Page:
It’s been interesting to get back into the skiing, and I feel like I’ve been moving a little bit differently. I don’t know if it’s better — I hope it’s better — it’s definitely, mentally, a different training schedule than I am used to. And I haven’t done a lot of the intervals. I’m starting to feel like maybe I didn’t lose as much as I was originally thinking, but it’s always so hard to tell on rollerskis. You never really know until the first couple of races or first couple of time trials, but I’m definitely starting to get a bit more confidence back, feeling like I’m in a decent place. I wouldn’t be surprised if I gradually build into the season this year. We’ll see.
When I was in France, I raced the French rollerski nationals [in September in Bastia, Corsica]. It was a good opportunity to jump in with all the best World Cup guys. Everybody was there from the French team. After Norway and maybe Sweden, I would say they are the strongest team. I had some decent races there. I kind of got my butt kicked, but there’s some strong guys. I was decently satisfied with the way I was skiing. It’s always a little tricky when you jump in … they have matched roller skis there; skis I’ve never been on. It was pretty epic.
[Bjornsen said he finished seventh or eighth in the sprint, narrowly missing the final. In the prologue the next day, he estimated he finished in the top 20.]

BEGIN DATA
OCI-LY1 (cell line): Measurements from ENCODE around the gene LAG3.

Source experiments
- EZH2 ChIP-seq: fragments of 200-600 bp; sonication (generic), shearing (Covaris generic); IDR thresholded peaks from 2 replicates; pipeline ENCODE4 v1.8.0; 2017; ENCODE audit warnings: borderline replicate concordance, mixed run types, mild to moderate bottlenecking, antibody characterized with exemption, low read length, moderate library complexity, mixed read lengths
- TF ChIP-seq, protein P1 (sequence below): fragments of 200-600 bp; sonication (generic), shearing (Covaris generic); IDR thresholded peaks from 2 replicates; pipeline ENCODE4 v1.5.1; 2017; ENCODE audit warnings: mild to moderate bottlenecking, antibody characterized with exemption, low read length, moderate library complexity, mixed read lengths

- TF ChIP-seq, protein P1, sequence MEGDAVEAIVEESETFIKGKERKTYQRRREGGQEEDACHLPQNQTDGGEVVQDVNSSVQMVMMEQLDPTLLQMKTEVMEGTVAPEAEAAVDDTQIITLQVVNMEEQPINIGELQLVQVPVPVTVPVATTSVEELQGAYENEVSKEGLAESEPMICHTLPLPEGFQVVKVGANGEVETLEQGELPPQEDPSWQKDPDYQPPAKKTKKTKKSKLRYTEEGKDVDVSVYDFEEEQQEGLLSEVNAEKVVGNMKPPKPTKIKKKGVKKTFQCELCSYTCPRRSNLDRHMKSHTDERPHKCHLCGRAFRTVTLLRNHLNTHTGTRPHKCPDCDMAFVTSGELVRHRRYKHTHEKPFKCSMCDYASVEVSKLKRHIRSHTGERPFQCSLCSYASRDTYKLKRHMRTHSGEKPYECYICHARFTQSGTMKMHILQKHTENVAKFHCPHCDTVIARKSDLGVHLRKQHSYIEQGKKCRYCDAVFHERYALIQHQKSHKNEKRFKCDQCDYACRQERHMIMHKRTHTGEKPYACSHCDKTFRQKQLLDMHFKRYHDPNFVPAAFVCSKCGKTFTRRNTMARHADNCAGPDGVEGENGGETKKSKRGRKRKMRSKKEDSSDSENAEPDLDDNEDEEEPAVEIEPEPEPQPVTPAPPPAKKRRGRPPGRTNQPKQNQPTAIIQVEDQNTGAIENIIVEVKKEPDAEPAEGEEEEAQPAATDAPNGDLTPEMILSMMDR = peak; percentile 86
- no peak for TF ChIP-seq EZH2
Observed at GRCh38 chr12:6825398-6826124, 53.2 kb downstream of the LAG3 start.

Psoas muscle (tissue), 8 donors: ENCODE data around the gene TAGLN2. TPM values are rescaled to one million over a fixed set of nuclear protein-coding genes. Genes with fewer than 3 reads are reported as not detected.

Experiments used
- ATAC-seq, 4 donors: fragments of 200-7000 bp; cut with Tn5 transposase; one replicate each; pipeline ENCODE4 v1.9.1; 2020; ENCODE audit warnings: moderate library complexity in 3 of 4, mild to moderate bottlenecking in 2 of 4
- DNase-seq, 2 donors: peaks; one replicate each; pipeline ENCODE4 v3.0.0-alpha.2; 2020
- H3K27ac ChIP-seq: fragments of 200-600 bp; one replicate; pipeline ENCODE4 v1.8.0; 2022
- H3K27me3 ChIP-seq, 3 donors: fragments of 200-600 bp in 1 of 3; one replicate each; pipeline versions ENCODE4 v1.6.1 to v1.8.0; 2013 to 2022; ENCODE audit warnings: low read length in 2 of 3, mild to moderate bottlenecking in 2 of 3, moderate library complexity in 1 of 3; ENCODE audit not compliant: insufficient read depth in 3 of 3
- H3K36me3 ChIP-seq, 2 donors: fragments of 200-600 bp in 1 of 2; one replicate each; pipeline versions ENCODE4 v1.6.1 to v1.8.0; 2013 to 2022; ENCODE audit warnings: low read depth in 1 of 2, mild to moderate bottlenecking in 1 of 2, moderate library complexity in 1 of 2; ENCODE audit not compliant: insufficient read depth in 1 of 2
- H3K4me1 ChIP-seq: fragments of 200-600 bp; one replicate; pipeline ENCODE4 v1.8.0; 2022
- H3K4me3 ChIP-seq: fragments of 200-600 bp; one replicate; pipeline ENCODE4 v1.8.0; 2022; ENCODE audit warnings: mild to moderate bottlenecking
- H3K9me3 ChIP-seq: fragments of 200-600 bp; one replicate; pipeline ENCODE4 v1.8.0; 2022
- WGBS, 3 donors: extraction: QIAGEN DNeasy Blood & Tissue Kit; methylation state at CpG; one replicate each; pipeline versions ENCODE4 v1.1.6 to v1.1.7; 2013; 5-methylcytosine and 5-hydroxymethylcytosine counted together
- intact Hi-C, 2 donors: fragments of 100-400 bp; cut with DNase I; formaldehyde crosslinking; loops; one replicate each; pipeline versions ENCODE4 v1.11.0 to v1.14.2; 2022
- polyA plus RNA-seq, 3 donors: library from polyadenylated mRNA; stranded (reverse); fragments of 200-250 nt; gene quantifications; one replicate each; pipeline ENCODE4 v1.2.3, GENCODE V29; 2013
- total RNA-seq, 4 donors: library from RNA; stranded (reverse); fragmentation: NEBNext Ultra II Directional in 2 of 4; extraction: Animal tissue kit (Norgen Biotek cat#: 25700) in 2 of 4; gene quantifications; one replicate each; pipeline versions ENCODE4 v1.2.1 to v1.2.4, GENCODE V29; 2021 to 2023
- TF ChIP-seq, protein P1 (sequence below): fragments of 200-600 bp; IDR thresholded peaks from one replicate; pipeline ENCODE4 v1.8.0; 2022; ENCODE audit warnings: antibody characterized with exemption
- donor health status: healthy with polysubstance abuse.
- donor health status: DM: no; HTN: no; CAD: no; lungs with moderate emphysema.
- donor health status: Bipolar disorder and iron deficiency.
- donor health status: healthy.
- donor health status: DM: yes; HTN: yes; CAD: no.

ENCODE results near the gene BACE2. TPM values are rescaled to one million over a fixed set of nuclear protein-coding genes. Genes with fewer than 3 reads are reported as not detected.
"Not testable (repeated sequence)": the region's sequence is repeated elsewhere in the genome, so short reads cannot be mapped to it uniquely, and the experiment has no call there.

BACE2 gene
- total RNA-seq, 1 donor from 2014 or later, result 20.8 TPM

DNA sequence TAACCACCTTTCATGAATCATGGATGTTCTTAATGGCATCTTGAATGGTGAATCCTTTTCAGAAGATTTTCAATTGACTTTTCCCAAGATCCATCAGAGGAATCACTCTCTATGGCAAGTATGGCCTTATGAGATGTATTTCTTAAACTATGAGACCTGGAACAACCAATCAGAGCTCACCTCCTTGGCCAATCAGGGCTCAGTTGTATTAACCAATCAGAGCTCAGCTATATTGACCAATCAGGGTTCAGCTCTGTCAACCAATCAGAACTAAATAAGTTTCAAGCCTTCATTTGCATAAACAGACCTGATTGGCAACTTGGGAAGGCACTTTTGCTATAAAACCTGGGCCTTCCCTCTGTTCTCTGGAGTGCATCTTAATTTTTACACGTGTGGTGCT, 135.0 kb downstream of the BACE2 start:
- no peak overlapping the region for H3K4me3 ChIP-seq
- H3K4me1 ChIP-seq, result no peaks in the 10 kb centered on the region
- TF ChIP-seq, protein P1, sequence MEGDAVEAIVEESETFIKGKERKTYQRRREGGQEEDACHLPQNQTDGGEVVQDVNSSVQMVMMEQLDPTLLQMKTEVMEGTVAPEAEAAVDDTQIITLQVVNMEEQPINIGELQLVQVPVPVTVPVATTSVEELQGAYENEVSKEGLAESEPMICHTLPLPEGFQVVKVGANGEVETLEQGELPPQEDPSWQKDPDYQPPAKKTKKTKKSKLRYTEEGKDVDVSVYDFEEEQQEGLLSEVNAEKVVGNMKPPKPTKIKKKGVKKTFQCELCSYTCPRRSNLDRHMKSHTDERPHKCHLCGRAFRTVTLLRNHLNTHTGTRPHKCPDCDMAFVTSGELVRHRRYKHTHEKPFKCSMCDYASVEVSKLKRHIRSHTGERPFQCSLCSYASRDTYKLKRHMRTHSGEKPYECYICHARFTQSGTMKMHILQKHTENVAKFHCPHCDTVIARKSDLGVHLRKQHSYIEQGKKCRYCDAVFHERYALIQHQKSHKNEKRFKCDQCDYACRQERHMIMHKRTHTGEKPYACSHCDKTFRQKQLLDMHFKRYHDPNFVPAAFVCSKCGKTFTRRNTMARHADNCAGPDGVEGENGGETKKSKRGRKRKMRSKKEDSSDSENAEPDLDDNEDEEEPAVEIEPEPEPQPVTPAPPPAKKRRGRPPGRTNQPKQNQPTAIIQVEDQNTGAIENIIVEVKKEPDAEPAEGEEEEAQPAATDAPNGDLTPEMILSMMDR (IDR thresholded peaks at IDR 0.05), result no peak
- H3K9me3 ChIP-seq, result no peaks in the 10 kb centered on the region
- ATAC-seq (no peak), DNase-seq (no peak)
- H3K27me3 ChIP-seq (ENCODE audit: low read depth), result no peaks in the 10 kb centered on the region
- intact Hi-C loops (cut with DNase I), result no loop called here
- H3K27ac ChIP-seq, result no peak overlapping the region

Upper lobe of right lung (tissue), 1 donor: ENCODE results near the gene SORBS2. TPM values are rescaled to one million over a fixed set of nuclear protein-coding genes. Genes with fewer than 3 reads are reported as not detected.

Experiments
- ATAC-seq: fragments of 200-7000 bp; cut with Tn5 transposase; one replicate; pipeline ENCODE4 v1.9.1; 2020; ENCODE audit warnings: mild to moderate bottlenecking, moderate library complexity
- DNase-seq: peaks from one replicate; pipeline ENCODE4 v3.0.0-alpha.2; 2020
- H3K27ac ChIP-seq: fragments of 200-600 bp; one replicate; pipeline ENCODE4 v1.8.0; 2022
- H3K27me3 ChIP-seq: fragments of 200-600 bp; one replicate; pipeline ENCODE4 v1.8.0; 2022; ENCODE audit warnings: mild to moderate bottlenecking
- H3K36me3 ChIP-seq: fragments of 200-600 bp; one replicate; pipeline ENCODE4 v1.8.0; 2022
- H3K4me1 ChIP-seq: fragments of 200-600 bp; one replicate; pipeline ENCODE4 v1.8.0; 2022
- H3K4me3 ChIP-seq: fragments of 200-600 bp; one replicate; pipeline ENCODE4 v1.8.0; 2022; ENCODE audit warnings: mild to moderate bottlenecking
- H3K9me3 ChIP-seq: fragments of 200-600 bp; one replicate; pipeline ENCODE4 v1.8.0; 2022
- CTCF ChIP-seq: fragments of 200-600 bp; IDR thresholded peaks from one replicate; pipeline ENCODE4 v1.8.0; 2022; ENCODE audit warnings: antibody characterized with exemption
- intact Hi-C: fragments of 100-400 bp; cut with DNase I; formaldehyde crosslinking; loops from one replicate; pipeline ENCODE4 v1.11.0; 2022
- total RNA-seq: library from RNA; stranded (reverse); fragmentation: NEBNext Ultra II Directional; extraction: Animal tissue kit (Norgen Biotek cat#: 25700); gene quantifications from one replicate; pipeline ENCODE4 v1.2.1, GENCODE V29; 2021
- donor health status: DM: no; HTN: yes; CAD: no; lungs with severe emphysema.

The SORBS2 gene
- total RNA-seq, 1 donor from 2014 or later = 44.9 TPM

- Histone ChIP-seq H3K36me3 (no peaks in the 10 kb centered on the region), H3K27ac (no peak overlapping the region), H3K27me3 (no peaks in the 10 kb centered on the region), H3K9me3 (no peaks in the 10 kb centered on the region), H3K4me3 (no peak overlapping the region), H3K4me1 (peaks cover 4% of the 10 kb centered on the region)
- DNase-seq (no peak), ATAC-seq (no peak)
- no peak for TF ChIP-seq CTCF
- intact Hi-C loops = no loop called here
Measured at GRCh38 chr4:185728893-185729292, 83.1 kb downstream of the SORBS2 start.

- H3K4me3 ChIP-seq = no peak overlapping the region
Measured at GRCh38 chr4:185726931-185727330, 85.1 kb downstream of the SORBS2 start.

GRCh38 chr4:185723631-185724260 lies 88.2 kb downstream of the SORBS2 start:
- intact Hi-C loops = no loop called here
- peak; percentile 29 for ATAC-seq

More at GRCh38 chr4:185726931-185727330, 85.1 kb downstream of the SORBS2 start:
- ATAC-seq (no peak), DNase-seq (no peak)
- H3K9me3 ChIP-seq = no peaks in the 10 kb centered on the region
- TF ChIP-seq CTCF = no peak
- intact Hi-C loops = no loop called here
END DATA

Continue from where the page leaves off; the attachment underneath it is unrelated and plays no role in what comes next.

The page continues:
FS: You mentioned focusing on sprints again this year. Without a World Championships to peak for, what kind of larger goals or events are you setting your sights on?
EB: I’ve been working out the schedule. I feel like there is actually a decent amount of classic skiing this year, which I’m pretty excited about. I think I’ll also try to finish the Tour de Ski this year, so that will be one of my focuses, and then for sure the Canadian [World Cup] races, especially Canmore. It’s pretty close to my home in Washington. I think a lot of my family will be up there and friends, and so I am hoping I’ll be in good shape for those races. I’ll be doing the same as last year, pretty much all the starts the coaches will give me. Just trying to gain experience on the World Cup, get closer to the podium, but I think, it’s not going to happen in a couple years. I mean hopefully I can, overall, just take one step closer.